Each adrenaline-pumping jump comes with the possibility of leaving a piece of yourself behind… Be sure to jump in the place the guides point out so as not to hit the rocks under the water.

Once you’re finished jumping and sliding back down through the cave, enjoy a fresh (vegetarian-friendly) lunch prepared for you inside of the cave! Table cloth, cutlery and all. Taking all of the food and trash with you, you hike back out of the cave and through the jungle for your calm ride back through the forested orange groves.

The best part is the potential for awesome animal sightings- night herrings, green parrots, hawks and egrets.

Cave Tubing

Cave tubing is another tour option that you can book while in the Belizean jungle. We chose to be more adventurous and hike the cave waterfalls, but if you’re looking for a relaxing trip this is great to learn about the history and enjoy the fresh water.

*We booked our tours through our hotel, the Sleeping Giant Rain forest Lodge.

The ATM cave tour they offer is with a contracted guide, named Abel. He was fantastic! He can be booked only through your stay here.

The Waterfall Cave Expedition is through Caves Branch Jungle Lodge. Sleeping Giant booked it for us, and a Cave Branch vehicle picked us up. Meaning, you could book the same tour we took with them and they should be able to accommodate your pick up and drop off.

Hi! I’m Laura, a sustainable travel blogger, as well as freelancing online brand strategist. I share real & honest information about traveling, how to do so sustainably, and ways to earn an income while working remote.

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Visiting the Belize Zoo

Visiting the Belize Zoo

Visiting the Belize Zoo

Why it’s worth a visit (even if you don’t like zoo’s)

The Belize Zoo is a safe haven for orphaned, injured, or misused animals local to Belize. I’m not a fan of zoos or animal encounters, as so many contain animals in unnatural habitats, living in cement cages, who were ripped from their parents and paid for for human enjoyment. So, I make sure to do research prior to contributing any funds towards something that could potentially endanger or threaten the quality of life for an animal. With this being said, the Belize Zoo is a gem of a place for the creatures it houses.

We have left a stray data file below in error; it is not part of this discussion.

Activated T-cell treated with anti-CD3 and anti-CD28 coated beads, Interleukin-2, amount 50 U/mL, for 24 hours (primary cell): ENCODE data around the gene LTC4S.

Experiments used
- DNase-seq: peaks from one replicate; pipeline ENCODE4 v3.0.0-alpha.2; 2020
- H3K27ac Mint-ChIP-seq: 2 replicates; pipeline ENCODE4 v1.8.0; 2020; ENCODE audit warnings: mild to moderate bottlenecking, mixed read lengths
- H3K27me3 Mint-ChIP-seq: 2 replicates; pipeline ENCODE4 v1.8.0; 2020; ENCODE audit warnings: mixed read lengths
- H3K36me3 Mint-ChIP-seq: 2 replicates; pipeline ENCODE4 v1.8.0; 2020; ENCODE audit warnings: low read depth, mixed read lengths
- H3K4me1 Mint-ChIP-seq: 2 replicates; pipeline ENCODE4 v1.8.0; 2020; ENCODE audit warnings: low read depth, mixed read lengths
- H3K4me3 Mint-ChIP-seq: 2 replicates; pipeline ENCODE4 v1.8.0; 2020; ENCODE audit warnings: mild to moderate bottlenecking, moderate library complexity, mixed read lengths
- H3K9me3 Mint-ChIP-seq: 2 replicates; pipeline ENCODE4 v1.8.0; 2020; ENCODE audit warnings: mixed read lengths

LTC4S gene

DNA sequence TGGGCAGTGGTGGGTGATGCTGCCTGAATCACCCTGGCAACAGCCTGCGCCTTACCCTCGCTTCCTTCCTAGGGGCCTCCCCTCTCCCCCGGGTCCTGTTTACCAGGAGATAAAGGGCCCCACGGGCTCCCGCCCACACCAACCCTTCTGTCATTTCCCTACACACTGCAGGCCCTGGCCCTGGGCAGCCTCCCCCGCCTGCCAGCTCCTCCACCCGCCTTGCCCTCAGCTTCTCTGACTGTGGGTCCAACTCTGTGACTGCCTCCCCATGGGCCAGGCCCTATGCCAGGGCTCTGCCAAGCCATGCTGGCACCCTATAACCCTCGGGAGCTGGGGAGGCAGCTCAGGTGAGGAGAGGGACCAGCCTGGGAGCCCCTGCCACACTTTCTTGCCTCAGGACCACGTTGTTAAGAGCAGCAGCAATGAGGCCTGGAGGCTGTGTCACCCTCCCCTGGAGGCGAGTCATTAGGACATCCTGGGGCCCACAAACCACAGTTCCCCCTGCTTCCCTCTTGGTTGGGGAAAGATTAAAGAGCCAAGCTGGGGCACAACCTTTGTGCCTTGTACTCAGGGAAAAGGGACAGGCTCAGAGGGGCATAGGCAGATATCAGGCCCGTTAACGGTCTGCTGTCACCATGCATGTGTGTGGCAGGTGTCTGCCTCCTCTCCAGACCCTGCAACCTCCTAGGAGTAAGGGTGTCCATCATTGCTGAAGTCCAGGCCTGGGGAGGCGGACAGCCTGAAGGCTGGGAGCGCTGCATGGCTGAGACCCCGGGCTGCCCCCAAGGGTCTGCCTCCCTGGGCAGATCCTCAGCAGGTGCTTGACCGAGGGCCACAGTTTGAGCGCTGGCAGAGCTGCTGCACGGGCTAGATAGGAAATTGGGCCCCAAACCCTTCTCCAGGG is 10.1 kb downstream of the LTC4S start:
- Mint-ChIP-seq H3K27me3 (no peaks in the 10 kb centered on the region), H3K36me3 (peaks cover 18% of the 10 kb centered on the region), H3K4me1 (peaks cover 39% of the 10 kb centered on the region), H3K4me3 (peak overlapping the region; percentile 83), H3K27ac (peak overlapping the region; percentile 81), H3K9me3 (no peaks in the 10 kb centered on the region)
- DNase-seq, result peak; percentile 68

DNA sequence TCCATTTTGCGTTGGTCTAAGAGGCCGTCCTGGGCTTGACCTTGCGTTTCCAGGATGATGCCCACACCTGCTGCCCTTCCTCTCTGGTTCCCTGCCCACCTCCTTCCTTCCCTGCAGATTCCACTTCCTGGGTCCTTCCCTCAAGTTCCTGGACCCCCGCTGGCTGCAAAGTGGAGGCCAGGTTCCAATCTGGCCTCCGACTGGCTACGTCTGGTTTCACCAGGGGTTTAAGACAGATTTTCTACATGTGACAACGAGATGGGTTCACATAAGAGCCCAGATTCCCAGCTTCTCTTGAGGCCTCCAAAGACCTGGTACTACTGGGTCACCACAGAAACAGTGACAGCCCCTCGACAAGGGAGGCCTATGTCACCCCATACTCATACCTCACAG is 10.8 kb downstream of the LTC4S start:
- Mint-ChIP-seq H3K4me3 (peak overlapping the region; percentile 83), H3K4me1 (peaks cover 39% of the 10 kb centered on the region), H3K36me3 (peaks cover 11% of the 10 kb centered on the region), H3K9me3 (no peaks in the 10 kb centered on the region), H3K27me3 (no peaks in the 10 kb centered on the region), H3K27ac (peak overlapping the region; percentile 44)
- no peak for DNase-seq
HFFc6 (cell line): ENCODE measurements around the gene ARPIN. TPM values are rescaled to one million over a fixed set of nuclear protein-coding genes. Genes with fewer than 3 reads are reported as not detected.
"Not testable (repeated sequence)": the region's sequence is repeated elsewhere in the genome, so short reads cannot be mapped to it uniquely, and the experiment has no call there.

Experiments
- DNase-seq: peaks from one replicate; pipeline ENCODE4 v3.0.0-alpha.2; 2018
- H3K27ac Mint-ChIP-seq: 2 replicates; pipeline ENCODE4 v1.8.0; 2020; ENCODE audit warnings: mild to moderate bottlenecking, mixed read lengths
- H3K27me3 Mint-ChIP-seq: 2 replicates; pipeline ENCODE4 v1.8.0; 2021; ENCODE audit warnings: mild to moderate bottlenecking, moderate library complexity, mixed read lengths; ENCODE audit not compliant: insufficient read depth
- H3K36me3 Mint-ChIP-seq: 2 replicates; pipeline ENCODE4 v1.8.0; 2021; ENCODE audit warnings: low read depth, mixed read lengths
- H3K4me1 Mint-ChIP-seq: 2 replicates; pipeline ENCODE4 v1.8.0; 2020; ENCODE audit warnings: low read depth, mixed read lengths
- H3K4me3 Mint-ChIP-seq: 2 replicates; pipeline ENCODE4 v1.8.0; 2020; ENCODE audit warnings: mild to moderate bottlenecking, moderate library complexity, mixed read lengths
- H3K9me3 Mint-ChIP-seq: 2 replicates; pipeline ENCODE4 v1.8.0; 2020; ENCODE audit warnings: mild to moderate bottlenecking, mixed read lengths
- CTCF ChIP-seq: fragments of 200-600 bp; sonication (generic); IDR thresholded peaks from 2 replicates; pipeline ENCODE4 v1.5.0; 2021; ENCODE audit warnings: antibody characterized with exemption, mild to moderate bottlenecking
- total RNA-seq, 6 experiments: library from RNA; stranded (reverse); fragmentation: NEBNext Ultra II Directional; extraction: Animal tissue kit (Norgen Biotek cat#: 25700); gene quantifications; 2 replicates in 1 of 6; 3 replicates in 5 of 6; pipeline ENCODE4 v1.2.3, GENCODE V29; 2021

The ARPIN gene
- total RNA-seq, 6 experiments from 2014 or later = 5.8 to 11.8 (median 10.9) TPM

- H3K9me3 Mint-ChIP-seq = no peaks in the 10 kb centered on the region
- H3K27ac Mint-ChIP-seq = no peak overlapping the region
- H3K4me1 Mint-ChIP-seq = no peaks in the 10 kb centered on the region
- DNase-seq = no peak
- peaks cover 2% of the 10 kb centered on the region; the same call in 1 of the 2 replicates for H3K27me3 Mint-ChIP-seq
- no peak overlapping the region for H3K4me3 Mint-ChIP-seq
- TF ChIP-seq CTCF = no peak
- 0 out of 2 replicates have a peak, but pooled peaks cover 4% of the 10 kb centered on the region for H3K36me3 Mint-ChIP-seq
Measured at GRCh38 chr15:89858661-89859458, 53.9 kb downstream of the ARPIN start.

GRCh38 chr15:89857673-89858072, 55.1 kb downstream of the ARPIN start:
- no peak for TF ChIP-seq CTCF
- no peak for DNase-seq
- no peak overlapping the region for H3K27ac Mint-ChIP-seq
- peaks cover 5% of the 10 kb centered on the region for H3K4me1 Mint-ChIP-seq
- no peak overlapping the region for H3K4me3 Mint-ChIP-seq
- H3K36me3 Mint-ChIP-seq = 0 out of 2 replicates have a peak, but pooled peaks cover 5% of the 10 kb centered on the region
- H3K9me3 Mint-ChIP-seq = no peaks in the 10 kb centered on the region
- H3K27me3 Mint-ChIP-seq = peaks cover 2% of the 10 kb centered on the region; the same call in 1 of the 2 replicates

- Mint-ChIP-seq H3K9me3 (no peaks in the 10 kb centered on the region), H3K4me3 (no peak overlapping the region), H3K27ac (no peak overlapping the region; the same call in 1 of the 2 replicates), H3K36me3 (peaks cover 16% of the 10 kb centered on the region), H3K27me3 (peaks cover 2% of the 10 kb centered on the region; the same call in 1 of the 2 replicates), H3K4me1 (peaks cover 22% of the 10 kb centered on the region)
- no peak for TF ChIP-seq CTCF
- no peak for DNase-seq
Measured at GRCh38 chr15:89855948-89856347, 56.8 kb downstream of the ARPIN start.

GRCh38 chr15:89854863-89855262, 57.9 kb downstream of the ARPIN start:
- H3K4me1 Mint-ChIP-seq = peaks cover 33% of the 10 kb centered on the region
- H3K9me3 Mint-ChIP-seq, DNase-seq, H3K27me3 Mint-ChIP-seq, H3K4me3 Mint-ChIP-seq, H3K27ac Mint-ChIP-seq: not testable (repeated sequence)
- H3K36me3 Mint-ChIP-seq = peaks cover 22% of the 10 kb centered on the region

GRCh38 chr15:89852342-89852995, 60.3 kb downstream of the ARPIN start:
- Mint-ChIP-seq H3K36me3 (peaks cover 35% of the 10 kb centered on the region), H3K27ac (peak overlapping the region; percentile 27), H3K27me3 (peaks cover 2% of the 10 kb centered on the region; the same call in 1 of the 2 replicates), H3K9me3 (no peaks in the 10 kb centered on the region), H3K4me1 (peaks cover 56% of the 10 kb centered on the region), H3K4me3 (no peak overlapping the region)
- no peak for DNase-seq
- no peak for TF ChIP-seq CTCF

The Belize Zoo started as a simple ‘backyard zoo’ to help house and protect animals that were used on film sets in the 1980’s. Today it protects animals only natural to Belize’s land in open enclosures (some of which the animals could very easily leave if they wanted to). It serves as a resource to the country as prior to the zoo existing many did not know of the species native to their country.

These native animals living at this zoo have come in naturally; meaning they weren’t paid for to complete a set of animals a guest might want to see. As I stated earlier, this place began on the premise that film set animals needed a refuge after being used for ‘work’ (another post for another time). Currently many of the animals are rescues of wildfires, hunting accidents/orphaned young, or injured due to loss of habitat.

How unique & precious are tapirs?!

They are very difficult to see in the world and are Belize’s national animal. To me, they look like a cross between an ant eater and a hippo.

While still hesitant to visit any zoo, no matter it’s rescue efforts as a cage is a cage to a wild animal, I really enjoyed how the areas that held the animals were much larger than what I’ve seen at any zoo in the United States (with the exception of the San Diego Safari Park).

There were also signs throughout the park educating guests not to pluck any plants, the need for these animals to remain wild and why these animals ended up at the Belize Zoo. And the staff here are caretakers, not just assigned trash pick up or queue directors.

If you find yourself in beautiful Belize and are able to, try to make time to contribute to the conservation efforts of the Belize Zoo with a visit. See for yourself and compare to others zoos that you have visited- if you’ve been there, what did you think? Would you agree with how they have built this place?

Hi! I’m Laura, a sustainable travel blogger, as well as freelancing online brand strategist. I share real & honest information about traveling, how to do so sustainably, and ways to earn an income while working remote.